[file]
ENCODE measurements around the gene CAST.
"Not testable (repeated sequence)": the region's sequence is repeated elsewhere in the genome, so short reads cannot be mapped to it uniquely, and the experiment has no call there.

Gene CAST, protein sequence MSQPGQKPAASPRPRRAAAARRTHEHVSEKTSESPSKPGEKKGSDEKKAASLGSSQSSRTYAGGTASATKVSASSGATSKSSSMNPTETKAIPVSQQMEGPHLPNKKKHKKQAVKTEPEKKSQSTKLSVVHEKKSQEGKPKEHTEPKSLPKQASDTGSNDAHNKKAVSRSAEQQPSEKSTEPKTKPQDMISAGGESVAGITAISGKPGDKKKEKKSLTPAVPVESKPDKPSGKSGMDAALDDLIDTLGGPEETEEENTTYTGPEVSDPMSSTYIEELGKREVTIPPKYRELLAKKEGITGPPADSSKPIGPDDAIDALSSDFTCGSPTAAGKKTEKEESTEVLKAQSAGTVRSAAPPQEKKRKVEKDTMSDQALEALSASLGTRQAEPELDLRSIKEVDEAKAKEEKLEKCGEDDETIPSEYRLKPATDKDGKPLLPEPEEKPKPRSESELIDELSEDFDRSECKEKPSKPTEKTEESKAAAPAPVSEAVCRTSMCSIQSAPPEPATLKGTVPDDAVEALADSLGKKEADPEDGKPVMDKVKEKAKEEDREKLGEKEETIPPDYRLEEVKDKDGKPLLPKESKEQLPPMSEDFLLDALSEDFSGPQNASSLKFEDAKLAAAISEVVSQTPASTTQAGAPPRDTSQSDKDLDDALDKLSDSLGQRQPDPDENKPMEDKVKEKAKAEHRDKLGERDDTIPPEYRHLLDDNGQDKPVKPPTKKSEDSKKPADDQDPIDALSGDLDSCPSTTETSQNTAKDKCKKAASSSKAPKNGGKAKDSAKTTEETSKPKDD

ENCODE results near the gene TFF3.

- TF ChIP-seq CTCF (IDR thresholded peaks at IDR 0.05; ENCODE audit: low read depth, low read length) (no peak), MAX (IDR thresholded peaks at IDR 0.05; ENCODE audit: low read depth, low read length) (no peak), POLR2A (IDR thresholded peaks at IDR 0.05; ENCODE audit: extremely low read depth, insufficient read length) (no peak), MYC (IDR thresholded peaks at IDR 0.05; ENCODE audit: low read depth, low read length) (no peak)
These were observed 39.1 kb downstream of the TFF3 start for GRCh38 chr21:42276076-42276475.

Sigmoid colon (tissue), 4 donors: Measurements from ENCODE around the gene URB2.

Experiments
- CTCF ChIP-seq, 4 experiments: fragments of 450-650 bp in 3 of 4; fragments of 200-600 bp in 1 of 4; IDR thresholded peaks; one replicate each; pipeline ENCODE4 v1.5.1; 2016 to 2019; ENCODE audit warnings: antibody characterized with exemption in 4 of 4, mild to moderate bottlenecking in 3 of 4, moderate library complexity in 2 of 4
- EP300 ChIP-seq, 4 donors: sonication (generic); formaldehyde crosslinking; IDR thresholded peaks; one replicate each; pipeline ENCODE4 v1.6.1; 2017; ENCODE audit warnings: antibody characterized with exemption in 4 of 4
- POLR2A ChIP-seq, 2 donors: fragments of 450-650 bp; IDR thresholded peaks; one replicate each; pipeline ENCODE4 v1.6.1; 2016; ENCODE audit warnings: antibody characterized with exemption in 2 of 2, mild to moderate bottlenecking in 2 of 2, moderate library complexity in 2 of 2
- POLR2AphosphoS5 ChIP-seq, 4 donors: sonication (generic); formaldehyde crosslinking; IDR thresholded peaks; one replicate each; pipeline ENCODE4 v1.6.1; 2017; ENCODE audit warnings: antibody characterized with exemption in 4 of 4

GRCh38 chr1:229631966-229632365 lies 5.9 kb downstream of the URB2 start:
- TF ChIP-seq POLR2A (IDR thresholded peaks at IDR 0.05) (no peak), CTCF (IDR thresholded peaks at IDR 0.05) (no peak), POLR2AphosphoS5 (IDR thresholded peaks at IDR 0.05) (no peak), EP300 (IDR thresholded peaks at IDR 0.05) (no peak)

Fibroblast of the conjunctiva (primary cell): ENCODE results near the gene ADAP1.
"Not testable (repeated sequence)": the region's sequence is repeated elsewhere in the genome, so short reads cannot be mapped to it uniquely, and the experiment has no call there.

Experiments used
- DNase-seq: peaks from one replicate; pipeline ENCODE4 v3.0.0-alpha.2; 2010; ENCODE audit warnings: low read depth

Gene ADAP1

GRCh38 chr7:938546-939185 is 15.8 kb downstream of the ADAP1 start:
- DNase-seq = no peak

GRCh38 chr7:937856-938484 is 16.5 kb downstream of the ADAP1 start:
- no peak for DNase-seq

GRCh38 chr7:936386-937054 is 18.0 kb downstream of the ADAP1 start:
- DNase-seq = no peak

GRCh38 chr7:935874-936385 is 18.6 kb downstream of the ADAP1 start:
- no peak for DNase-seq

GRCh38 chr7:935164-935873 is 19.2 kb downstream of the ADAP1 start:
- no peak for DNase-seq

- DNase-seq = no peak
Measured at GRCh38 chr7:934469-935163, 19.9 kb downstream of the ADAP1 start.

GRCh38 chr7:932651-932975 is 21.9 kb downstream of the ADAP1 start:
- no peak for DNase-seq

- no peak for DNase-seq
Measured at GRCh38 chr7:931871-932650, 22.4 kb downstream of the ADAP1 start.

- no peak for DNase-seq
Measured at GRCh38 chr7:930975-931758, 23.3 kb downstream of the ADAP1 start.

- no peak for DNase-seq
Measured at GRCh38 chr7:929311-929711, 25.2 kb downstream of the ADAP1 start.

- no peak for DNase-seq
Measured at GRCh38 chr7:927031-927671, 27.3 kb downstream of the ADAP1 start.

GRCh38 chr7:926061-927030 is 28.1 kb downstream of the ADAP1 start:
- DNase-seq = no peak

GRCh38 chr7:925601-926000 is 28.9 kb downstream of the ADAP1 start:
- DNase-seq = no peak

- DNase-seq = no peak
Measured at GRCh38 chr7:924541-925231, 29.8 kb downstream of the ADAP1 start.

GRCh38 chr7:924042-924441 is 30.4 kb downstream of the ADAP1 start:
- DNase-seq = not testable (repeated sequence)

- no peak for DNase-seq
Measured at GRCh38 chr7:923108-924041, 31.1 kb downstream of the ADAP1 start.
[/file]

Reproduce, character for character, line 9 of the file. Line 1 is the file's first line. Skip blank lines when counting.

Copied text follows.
- CTCF ChIP-seq, 4 experiments: fragments of 450-650 bp in 3 of 4; fragments of 200-600 bp in 1 of 4; IDR thresholded peaks; one replicate each; pipeline ENCODE4 v1.5.1; 2016 to 2019; ENCODE audit warnings: antibody characterized with exemption in 4 of 4, mild to moderate bottlenecking in 3 of 4, moderate library complexity in 2 of 4